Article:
Rio Olympics: American shooter Kim Rhode makes history with bronze medal win
No female Olympian has ever matched Kim Rhode's incredible accomplishment
American Kim Rhode can now lay claim to an Olympic accomplishment not even the most decorated Olympian of all time, Michael Phelps, can -- not yet, at least. With her bronze-medal finish in women's skeet shooting Friday, Rhode has officially medaled in six consecutive Olympic Games.
In doing so, she became the first female Olympian to accomplish the feat and only the second overall Olympian in either the Summer or Winter Olympics to claim medals in six straight. Italian men's luger Armin Zoeggeler has also medaled in six straight Olympics, most recently in 2014 in Sochi.
The 37-year-old, who was only 17 when she won her first Olympic medal -- a gold, in women's double trap in Atlanta -- won her bronze in Rio in a shoot-off with Meng Wei of China.
Rhode's bronze medal match ended in a shoot-off, after both she and Wei hit 15 of 16 clays. Rhode missed a clay in her first round of the shoot-off, but Meng followed by missing one of her own. Three rounds later, Meng missed her final clay to hand the bronze to Rhode.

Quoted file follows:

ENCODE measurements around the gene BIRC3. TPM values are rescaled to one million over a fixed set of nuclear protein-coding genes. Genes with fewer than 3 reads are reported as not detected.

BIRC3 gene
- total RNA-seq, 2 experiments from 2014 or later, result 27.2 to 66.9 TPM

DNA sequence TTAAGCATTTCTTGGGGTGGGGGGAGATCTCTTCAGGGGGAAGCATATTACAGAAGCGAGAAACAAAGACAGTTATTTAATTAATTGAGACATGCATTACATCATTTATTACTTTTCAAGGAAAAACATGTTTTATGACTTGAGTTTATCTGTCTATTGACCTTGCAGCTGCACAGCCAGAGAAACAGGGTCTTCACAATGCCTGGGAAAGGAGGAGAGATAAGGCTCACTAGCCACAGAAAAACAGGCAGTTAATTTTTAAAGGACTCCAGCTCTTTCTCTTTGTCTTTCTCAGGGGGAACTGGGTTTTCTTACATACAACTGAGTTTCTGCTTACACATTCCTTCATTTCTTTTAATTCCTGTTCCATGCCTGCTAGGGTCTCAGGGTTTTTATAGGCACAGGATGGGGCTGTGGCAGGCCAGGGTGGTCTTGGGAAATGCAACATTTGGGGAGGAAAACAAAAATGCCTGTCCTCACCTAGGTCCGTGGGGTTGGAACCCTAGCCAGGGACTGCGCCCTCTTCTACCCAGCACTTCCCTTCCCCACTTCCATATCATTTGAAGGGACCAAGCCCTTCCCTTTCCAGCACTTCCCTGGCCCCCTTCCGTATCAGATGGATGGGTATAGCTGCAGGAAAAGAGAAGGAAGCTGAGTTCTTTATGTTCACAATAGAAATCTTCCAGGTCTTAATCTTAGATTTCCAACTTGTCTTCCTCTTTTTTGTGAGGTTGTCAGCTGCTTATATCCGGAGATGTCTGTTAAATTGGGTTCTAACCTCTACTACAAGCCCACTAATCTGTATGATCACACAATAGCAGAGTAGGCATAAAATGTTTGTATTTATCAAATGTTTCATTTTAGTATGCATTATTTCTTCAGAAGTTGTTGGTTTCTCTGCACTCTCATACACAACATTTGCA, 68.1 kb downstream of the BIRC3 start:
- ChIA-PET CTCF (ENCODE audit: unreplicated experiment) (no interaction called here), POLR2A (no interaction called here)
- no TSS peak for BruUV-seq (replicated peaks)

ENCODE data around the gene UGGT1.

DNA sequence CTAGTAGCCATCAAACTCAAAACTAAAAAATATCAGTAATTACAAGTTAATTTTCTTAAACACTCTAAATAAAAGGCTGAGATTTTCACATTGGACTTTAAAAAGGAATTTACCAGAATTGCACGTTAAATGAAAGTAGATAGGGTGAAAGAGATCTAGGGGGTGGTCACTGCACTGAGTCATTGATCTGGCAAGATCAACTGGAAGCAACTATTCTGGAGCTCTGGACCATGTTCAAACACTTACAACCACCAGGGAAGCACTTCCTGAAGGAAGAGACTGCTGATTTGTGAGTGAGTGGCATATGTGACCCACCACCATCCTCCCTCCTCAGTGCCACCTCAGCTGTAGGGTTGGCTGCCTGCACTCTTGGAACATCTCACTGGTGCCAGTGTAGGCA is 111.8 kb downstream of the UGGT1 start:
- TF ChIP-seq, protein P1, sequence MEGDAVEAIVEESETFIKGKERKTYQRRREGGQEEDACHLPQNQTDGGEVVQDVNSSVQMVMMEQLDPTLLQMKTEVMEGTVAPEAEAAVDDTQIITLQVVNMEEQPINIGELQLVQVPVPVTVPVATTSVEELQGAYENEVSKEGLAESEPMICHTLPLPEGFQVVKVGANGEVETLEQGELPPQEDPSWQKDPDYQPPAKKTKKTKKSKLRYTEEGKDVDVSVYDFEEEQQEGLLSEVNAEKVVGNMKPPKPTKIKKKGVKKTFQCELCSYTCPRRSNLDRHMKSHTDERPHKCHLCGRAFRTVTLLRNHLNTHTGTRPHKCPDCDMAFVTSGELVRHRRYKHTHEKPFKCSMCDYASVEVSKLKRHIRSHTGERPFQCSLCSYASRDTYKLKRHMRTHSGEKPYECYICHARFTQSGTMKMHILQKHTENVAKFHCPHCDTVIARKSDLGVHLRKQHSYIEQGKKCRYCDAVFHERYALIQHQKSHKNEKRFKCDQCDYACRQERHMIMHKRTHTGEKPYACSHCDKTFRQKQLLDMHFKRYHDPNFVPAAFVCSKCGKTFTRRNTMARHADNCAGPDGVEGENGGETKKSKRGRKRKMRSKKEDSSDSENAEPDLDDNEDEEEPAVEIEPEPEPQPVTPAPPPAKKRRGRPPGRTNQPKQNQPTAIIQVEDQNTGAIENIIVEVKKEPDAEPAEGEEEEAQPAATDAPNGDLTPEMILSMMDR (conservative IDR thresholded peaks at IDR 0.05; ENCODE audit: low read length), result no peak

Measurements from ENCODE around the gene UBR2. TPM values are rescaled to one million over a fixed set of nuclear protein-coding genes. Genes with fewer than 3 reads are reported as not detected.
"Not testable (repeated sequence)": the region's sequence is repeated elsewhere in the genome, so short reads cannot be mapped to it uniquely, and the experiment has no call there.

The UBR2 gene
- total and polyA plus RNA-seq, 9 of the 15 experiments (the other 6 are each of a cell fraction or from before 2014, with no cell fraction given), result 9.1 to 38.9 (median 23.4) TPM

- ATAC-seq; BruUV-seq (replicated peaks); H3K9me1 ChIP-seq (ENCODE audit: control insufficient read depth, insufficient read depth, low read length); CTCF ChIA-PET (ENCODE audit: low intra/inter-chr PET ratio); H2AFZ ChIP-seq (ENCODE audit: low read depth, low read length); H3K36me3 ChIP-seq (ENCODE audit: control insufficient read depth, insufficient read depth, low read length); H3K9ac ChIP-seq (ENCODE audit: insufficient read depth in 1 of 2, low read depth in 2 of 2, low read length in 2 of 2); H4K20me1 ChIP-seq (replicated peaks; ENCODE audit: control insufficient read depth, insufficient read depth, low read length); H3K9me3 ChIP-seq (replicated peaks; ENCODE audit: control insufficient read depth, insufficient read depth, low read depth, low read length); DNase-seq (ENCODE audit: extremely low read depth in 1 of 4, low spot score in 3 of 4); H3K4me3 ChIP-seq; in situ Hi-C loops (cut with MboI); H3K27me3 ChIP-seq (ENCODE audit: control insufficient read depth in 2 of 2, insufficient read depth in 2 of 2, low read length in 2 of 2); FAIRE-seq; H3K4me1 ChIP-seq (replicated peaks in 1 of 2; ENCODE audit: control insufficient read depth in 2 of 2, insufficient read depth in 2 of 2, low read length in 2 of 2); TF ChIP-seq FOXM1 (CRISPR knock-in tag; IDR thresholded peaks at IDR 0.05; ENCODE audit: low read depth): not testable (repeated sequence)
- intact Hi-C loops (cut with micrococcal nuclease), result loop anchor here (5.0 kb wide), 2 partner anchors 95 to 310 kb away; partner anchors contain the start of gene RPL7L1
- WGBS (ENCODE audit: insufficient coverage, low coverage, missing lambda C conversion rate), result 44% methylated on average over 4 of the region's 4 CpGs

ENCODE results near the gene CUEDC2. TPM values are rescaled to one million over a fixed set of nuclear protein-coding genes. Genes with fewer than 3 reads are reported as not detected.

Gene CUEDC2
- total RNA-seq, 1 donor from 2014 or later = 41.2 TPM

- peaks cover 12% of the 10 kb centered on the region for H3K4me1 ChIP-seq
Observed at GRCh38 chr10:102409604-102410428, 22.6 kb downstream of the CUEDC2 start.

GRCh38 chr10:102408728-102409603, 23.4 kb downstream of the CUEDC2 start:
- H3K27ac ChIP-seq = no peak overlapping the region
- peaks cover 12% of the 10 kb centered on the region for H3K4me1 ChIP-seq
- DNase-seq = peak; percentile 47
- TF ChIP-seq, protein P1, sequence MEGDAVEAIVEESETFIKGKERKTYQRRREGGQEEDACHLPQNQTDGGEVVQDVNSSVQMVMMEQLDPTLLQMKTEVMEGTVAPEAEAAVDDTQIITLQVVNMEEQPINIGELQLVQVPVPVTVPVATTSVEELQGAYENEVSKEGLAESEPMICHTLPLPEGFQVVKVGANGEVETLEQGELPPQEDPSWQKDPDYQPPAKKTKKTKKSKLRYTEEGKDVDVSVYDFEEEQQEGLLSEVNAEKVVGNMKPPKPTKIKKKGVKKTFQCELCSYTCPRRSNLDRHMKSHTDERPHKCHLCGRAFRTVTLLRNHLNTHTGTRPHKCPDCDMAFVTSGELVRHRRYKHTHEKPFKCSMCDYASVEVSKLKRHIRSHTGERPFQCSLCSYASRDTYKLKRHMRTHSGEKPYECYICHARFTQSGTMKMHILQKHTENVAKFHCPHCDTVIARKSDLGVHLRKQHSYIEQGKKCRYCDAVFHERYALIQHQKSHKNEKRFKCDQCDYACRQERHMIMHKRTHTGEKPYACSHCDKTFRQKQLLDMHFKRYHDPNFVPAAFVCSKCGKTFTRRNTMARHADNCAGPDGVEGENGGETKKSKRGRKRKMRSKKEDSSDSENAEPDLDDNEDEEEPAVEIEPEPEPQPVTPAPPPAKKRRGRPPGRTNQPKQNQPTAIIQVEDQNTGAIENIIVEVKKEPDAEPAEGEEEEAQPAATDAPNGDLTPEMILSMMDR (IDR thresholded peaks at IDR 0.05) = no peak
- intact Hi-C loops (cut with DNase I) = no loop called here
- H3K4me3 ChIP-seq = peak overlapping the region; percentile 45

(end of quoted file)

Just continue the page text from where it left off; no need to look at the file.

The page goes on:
Rhode lifted her arm to the sky when she realized she'd done it. She then walked over to the stands, where her husband handed her their 3-year-old son for a long hug.
"Being a mom, having a son here, it's amazing," she said. "I hope that he remembers this. We've taken tons of pictures trying to capture the moment."
This was the only event in which Rhode competed in Rio. She certainly made it count and this time gets to share it with her young son.
Over her six trips to the Olympics, Rhode has three gold medals -- two in women's double trap (1996 and 2004) and one in women's skeet (2012). She also won silver in 2008 in women's skeet and her previous bronze medal came in women's double trap in 2000.
IOC president Thomas Bach was in attendance at the shooting venue to witness Olympic history, per USA Today.
Perhaps Rhode will be back competing in Tokyo in 2020 so she can extend her record. No matter what happens, she'll always carry this most unique distinction of being the first woman ever to win medals in six consecutive Olympics.
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